However, it is obvious that life wasn’t all rosy for the sex workers. A darker underside to Victorian prostitution existed. There were never enough voluntary prostitutes to fill the extremely high demand. Pimps, almost exclusively men, known as ‘bullies’, filled this demand by kidnapping young girls, or misleading recently-arrived women from rural areas into entering the sex trade. Many girls who were under the age of consent were forced into prostitution, some by their families, some by the aforementioned bullies. Keep in mind that the age of consent was established in 1861 at 12, and only went up to 16 in 1885. It was highly profitable for a bully to have young children in his brothel. F. Rush, in his 1980 book “The best kept secret: Sexual abuse of children” states the price for a night with a girl under 12 from the upper class was 400 pounds. That is an astronomical 43,400 dollars in current Canadian money.
The other extremely disturbing aspect to Victorian prostitution was torture. In 1893, C. Edholm wrote for the The Women's Temperance Publishing Association, “Pain became an essential ingredient for pleasurable sex.. .and since the defloration of very young virgins can be excruciating, Victorians were obsessed with a 'defloration mania.' The screams of children became indispensable, shrill torture was the 'essence of delight' and many gentleman would not silence a single note.”
In the summer of 1885, the Pall Mall Gazette's editor and investigative reporter, W.T. Stead, published a series of articles called the “Maiden Tribute of Modern Babylon,” which allegedly exposed these child prostitute rings. It was recieved with such popularity that it printed until the supply of paper ran out, and by the end of the day, copies of it were selling for 12 times their original value. He wrote that

"flogging or birching goes on in brothels to a much greater degree than is generally believed. One of Mrs. Jeffries' [the pimp of the most exclusive brothel in London] rooms was fitted up like a torture chamber... There were rings in the ceiling for hanging women and children up by the wrists, ladders for strapping them down at any angle, as well as the ordinary stretcher to which the victim is fastened so as to be unable to move. The instruments of flagellation included the ordinary birch, whips, holly branches and wire-thonged cat-o'-nine-tails."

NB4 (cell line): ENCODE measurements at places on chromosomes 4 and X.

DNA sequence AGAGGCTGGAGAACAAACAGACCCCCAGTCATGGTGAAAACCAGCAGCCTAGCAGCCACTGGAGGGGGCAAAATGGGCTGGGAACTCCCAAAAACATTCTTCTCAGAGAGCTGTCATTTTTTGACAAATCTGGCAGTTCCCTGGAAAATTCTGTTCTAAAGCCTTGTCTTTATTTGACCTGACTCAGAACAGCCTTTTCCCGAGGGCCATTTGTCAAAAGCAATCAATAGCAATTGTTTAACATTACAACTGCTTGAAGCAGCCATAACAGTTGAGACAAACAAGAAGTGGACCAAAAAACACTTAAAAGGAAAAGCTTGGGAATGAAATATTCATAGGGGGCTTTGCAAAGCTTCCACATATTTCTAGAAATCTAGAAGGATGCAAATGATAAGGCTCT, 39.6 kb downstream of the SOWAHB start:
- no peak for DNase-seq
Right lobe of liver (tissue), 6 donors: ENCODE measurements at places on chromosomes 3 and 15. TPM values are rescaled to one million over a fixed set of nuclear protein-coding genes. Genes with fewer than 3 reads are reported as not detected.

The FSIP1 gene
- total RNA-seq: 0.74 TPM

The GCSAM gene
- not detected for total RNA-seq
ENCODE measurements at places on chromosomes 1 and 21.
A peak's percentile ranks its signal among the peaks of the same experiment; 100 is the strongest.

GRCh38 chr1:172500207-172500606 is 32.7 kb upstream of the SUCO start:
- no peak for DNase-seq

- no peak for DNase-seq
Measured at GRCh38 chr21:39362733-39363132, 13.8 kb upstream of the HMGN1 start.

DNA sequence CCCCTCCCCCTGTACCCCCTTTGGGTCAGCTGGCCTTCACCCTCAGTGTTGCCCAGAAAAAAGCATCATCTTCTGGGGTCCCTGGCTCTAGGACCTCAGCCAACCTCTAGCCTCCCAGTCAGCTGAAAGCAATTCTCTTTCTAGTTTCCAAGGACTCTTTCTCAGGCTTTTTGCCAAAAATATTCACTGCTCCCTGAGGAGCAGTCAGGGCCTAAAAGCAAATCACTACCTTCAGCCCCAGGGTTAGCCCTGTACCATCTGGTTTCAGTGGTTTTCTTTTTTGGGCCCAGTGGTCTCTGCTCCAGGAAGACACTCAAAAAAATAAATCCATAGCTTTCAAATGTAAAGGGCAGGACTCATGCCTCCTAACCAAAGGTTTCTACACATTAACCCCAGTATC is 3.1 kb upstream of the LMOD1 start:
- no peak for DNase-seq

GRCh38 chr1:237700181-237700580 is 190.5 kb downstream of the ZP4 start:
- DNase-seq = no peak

The last problem with prostitution was the high possibility of venereal disease. The large majority of prostitutes had syphilis before the age of 18. One of the reasons that virgins were so expensive was because they were guaranteed to be VD-free.
By 1864, VD was a major problem among soldiers and sailors in the British Army and Navy. In response, the British Congress passes a set of laws called the Contagious Diseases Act which made it possible for police to arrest a prostitute if she was found to have VD. Prostitutes were routinely examined at military bases, if they serviced those bases. Women’s group rose up in fury over the Act, which was extremely discriminatory against prostitutes, denying them even basic rights. This, combined with the uproar that the “Maiden Tribute” caused amongst the populace of London led to the establishment of new legislation in 1886, which replaced the Contagious Diseases Act of 1864. The new legislation, entitled the Criminal Law Amendment Act, gave far more protection to children than anything previously, made homosexuality criminal, and provided the basis for prostitution to eventually be made illegal.

Edholm, C (1893), Traffic in Girls and Florence Crittenton Missions. Chicago: The Women's Temperance Publishing Association.
Ennew, J. (1986). The sexual exploitation of children. Cambridge: Polity Press.
Rush, F. (1980). The best kept secret: Sexual abuse of children. New York: McGraw-Hill Book Company.
Walkowitz, J. (1980) Prostitution and Victorian Society. Cambridge University Press.
Walkowitz, J. (1983). "Male Vice and Female Virtue: Feminism and the Politics of Prostitution in Nineteenth Century Britain", in Powers of Desire: The Politics of Sexuality, ed. Ann Snitow et al. New York: The Monthly Review Press.